IMO there should be no parking permits on residential city streets. But if they are going to show preference to homeowners and furnish this privilege at the very least the cities should check the home garage for potential vehicle access before the homeowner is issued a permit. Why should someone who packs their garage full of garbage get a street parking permit? This is basic fairness.

    And those homeowners who are issued parking permits should have to pay a permit tax since they are provided permanent access to a parking place on a public street which precludes another taxpayer from using the same space.

    Why don’t you eliminate ALL the causes of overcrowded street parking before you throw your weight around and provide the privileged few special considerations at the expense of others who also pay taxes for the public streets?

    • dvdbrtsh

      …And those homeowners who are issued parking permits should have to pay a permit tax since they are provided permanent access to a parking place on a public street which precludes another taxpayer from using the same space. …

      From what I understand, in Anaheim, neighbors that apply for Permitted Parking in front of their homes must provide a $500 application fee. They also must pay $30 a year for each permit sticker. One day guest permits are $1 each.

      • LFOldTimer

        They got it backwards. It should be a $30 application fee and $500 a year for each permit sticker.

        They already have a garage and a driveway. That should accommodate 4 cars. If a household has 5 cars or more they should pay through the nose for a parking spot on a public street that is solely reserved for their home – which other taxpayers pay to maintain but can’t use.

        Make sense?

        • David Zenger

          The problem wasn’t lack of space for our car on the street. The problem was strangers coming and going all night long; car alarms going off with the owner a quarter mile away; beer bottles, condoms, fast food trash in my front yard every morning. It was a public nuisance and safety issue.’

          That’s the real issue Ms. Vo left out.

          I challenge the Apartment Owners Association to fix the problem they have created and quit the phony bleating about their tenants’ rights.

          • LFOldTimer

            That’s not the way the cities or most of the residents who ask for permits explain it. They complain about the lack of parking spaces for the resident homeowners. And that’s what prompts the permits – not people throwing trash on the streets which is a very different matter with separate remedies.

            Many residents don’t like people who walk their dogs past their homes and allow the dogs to defecate on their lawns without picking it up. So should that give the resident homeowners the right to get exclusive permits to walk on the sidewalks in front of their homes? Of course not. That would be ridiculous. So are parking permits. Same difference.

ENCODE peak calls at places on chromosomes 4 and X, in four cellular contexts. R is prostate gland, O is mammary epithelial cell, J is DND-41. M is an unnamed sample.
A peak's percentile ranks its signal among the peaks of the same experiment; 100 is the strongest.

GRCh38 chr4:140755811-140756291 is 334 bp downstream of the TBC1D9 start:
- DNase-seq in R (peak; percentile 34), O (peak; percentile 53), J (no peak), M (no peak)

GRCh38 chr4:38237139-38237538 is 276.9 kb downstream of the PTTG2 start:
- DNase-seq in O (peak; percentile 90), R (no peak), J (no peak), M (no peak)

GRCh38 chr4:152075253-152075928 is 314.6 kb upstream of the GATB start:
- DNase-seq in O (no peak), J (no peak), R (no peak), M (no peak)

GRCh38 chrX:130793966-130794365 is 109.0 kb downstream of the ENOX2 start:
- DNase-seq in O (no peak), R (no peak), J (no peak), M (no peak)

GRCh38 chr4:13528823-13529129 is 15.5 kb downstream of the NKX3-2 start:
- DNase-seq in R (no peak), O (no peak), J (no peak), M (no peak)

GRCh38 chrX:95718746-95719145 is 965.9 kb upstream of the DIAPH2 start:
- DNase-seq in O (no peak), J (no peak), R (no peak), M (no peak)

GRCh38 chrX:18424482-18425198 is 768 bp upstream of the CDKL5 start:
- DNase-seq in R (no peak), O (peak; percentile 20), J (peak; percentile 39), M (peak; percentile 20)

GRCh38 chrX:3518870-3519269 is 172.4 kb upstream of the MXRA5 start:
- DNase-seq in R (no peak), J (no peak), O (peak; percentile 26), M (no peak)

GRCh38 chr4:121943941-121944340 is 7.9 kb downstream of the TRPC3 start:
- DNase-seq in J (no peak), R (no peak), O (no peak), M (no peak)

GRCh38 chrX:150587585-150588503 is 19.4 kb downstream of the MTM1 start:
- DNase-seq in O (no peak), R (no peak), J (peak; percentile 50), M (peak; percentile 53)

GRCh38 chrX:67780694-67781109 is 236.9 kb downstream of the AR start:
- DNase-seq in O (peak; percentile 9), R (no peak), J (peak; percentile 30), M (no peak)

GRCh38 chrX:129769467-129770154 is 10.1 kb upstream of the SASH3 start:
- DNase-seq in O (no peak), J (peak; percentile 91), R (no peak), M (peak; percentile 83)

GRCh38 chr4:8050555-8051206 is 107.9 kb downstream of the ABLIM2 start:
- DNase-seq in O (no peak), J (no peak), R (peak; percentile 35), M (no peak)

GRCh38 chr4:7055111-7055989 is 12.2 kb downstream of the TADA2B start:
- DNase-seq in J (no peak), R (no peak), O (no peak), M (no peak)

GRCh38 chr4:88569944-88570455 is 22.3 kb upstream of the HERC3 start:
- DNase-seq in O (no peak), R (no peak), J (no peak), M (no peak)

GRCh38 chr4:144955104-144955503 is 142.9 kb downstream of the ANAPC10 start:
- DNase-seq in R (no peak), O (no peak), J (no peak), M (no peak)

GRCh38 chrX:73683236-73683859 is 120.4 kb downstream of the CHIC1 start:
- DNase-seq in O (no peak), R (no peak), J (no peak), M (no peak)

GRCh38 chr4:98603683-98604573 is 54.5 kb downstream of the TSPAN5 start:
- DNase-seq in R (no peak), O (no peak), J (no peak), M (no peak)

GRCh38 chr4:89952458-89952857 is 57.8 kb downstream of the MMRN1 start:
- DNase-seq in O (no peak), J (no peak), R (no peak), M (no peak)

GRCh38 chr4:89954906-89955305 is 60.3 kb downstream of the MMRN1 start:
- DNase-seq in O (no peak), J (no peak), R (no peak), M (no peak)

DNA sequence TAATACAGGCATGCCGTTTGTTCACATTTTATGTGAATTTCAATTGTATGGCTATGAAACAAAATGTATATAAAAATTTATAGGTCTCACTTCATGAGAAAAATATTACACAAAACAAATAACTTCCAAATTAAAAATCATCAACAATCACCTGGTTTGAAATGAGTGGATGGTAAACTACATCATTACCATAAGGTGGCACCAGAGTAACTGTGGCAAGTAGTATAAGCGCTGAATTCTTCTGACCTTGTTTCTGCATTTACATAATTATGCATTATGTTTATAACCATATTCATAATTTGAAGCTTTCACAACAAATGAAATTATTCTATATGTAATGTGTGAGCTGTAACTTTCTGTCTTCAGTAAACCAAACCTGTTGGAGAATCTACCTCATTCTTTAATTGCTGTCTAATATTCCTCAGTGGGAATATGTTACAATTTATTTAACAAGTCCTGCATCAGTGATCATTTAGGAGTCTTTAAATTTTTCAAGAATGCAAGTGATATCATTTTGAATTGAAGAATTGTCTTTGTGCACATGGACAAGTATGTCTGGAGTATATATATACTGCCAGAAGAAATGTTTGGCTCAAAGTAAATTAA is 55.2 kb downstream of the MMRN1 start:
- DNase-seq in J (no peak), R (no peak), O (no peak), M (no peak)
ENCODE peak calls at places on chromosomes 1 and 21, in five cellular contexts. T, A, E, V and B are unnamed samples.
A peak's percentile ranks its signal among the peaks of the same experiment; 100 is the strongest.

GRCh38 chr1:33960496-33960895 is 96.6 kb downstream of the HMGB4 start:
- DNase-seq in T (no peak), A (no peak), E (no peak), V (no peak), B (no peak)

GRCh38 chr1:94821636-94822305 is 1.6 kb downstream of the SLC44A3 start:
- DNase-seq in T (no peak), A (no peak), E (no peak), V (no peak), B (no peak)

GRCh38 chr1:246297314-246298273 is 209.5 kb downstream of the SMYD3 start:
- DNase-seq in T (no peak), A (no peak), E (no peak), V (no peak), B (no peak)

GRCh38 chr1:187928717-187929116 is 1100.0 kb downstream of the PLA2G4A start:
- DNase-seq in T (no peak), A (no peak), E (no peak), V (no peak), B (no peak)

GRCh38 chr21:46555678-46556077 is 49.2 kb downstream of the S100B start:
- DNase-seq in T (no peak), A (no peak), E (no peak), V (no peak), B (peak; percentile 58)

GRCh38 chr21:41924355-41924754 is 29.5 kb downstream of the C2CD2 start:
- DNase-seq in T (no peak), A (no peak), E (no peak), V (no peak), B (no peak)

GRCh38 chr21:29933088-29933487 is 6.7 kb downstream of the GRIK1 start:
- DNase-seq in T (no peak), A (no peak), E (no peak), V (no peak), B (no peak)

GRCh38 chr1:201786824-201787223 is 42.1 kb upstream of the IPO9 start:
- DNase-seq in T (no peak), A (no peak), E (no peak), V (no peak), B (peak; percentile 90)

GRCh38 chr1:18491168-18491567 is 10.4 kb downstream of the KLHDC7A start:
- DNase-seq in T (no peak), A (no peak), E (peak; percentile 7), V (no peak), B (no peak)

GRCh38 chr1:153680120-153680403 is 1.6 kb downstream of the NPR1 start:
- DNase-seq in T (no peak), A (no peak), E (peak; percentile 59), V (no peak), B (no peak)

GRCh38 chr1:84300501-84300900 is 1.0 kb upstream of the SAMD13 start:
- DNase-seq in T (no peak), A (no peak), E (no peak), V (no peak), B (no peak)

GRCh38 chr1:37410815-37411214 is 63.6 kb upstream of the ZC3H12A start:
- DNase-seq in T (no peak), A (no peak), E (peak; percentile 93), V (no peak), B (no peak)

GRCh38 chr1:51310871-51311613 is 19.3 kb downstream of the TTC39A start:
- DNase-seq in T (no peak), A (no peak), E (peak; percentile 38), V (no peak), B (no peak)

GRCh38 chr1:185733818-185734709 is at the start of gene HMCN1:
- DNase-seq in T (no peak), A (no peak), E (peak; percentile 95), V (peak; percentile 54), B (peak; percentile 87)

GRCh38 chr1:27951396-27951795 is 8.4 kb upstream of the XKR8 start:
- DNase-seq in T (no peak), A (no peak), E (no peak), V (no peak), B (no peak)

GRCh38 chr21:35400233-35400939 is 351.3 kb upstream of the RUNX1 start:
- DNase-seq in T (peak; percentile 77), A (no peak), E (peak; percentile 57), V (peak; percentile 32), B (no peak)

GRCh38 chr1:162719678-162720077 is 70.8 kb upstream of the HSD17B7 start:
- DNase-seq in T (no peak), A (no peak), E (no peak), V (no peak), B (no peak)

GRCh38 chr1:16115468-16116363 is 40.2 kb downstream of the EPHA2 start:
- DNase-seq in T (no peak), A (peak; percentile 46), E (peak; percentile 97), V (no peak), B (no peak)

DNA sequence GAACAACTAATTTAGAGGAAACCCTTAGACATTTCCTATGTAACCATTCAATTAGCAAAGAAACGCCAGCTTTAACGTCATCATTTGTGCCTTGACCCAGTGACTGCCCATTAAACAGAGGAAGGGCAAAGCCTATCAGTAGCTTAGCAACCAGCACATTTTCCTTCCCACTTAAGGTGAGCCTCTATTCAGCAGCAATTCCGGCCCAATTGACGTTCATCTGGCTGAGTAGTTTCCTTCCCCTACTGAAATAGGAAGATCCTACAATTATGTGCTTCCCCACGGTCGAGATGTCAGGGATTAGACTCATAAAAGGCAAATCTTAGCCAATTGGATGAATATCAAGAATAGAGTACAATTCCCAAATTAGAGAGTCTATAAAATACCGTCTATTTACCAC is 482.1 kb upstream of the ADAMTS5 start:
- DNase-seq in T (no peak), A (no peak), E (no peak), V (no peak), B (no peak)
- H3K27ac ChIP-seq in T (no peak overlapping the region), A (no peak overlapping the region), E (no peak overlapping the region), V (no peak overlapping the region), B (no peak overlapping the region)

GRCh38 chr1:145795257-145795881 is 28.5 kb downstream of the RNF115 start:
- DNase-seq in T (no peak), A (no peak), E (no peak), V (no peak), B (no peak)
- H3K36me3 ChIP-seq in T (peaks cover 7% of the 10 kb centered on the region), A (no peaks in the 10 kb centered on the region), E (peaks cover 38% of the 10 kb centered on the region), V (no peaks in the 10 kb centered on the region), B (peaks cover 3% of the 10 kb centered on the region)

Homeowners do not own the streets. If people are throwing trash on your property call the police. But don’t take away parking spaces from other citizens and thereby violate their rights as taxpayers.

            This is another ridiculous slippery slope where some are given more rights than others.

          • David Zenger

            The cops are not going to patrol for litterbugs. And who knows where the trash came from six hours later.

            All I know is our street is cleaner and safer than it was. And clean, safe streets are the responsibility of government.

          • LFOldTimer

            Of course in a society that claims equality for all those who are more equal and have more rights than the other guy will be the happiest.

            The end always justifies the means, unless you happen to be the guy who is less equal and has fewer rights.

            Maybe there is a remedy for homeowners who find dog defecation on their lawn after all. Exclusive sidewalk permits.

  • David Zenger

    “I think the attorney general was very specific: renters are to be treated the same as homeowners,” Maggi said. “Tell the homeowners that the streets aren’t theirs.”

    Hey, Ray, why don’t you get your members to quit packing residents in their places, make them clean out their garages and put cars in them.

    Also please tell your wealthy members to hire some clean-up crews to keep your tenants’ trash out of the gutters. Somehow they magically fill up with garbage, old furniture, empty beer bottles and fast food detritus within hours of being swept.